Fortnite Dances Its Way Into More Lawsuits

Advertising Law

Popular video game Fortnite has yielded another new trend: lawsuits against Epic Games for allegedly stealing famous dance routines for use in the game.

First was Terrence Ferguson, better known as rapper 2 Milly, who claimed that his “Milly Rock” dance was nabbed for the game’s “Swipe It” emote.

He was followed by “Backpack Kid,” the boy who made flossing go viral after appearing on Saturday Night Live in May 2017 alongside Katy Perry. Although Georgia-based Russell Horning began gaining popularity in 2016 when he started posting online videos of his signature move, he became a household name after his SNL performance and appearance in a Katy Perry video.

“The Floss has become synonymous with Backpack Kid, who is unanimously credited with creating the dance,” according to the California federal court complaint, noting that Horning has filed for copyright and trademark protection for the dance.

As a free-to-play game, Fortnite makes its money from in-game purchases and charges players for “emotes” and dance moves, Horning told the court. After flossing became a hit, the defendant added the “Floss” emote, a dance “identical” to flossing, the plaintiff said.

“Epic added the Floss emote to intentionally exploit the popularity of Backpack Kid and the Floss dance without providing Plaintiffs any form of compensation,” Horning alleged, and Epic thereby created the false impression that it started the dance or that Backpack Kid endorsed the game.

Joining 2 Milly and Horning, Alfonso Ribeiro accused Epic of ripping off his signature move, “The Carlton,” with the game’s “Fresh” dance emote. Ribeiro—a self-described “internally famous Hollywood star”—created and debuted the dance in a 1991 episode of The Fresh Prince of Bel-Air. Twenty-seven years later, the dance “remains distinctive, immediately recognizable and inextricably linked to Ribeiro’s identity, celebrity and likeness,” he alleged in his lawsuit.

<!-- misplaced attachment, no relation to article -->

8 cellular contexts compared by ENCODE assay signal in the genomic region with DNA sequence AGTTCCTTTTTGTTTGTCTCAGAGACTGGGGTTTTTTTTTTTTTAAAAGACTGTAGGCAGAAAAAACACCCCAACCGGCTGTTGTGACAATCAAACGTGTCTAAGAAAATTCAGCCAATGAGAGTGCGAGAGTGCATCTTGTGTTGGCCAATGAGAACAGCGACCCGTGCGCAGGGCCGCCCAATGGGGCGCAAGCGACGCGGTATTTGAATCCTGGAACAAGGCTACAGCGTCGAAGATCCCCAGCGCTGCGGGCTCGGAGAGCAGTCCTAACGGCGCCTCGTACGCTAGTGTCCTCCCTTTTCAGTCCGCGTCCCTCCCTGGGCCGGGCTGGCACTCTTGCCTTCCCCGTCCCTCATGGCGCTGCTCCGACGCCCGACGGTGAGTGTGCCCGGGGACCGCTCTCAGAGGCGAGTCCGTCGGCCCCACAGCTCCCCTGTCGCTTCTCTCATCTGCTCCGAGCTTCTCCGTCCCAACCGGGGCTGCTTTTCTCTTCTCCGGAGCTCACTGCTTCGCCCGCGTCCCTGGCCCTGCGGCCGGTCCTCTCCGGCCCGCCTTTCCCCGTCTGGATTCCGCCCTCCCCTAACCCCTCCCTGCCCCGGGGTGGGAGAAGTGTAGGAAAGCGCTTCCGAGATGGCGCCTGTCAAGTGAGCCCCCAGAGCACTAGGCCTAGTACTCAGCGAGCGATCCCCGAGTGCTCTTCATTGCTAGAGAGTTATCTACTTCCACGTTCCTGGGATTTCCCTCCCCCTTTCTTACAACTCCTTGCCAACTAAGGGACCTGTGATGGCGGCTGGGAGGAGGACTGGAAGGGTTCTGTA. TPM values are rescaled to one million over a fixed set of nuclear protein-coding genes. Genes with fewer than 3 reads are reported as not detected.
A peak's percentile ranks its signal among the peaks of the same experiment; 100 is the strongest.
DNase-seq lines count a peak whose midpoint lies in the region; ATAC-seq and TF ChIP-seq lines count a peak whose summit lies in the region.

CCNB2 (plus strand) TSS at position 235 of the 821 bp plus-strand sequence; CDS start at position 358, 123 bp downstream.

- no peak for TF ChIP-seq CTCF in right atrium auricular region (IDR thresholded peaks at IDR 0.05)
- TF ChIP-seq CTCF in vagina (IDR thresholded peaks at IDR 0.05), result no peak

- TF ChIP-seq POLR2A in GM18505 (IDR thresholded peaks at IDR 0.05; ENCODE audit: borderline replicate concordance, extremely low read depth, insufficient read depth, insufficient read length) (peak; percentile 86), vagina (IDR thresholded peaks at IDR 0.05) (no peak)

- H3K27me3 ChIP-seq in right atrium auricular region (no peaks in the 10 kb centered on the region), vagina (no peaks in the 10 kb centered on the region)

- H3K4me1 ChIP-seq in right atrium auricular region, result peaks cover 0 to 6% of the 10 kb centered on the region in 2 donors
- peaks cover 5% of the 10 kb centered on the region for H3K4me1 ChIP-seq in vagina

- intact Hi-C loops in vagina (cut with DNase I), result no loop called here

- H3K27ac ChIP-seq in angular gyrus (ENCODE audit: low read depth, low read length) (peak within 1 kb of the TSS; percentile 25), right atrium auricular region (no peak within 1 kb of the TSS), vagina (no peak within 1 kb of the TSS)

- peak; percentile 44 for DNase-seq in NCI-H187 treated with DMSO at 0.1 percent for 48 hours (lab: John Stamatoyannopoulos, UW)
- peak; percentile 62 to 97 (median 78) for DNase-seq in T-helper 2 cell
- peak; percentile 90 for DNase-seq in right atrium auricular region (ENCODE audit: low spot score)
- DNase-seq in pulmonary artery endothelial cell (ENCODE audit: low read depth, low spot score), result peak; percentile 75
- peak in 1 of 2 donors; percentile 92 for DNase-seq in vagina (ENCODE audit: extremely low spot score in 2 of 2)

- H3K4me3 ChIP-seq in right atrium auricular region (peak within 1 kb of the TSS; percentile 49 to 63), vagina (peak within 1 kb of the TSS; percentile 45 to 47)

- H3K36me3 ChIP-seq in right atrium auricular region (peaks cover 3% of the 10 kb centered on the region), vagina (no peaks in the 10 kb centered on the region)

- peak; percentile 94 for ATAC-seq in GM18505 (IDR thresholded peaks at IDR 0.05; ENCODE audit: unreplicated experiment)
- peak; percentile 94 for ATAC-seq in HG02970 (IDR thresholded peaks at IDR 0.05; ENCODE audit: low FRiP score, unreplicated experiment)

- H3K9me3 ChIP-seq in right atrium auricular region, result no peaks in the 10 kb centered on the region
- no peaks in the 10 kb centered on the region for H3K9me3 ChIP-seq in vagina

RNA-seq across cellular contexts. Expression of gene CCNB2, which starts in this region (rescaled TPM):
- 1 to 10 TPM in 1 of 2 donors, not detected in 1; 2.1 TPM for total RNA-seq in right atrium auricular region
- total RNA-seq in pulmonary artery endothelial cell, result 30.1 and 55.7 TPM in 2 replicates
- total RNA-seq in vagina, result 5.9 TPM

While making claims similar to the other two plaintiffs’, Ribeiro added that Epic “has consistently sought to exploit African-American talent, in particular in Fortnite, by copying their dances and movements and sell[ing] them through emotes,” listing other examples such as Snoop Dogg and Donald Faison.

All three of the lawsuits seek monetary damages (including punitives) and orders restraining the defendant from advertising, promoting, marketing, selling, using, or displaying the plaintiffs’ likenesses and dance moves.

To read the complaint in Redd v. Epic Games, Inc., click here.

To read the complaint in Ribeiro v. Epic Games, Inc., click here.

Why it matters: Fortnite’s record-breaking success (with sales in excess of $1 billion and earnings of $318 million in May 2018 alone) makes it a popular target, but the plaintiffs will be challenged to establish that their dance moves are entitled to legal protection. Guidance from the Copyright Office states that “social dance steps” and “short dance routines consisting of only a few movements or steps with minor lineal or spatial variations, even if a routine is novel or distinctive,” are not entitled to copyright registration, which could mean game over for the plaintiffs.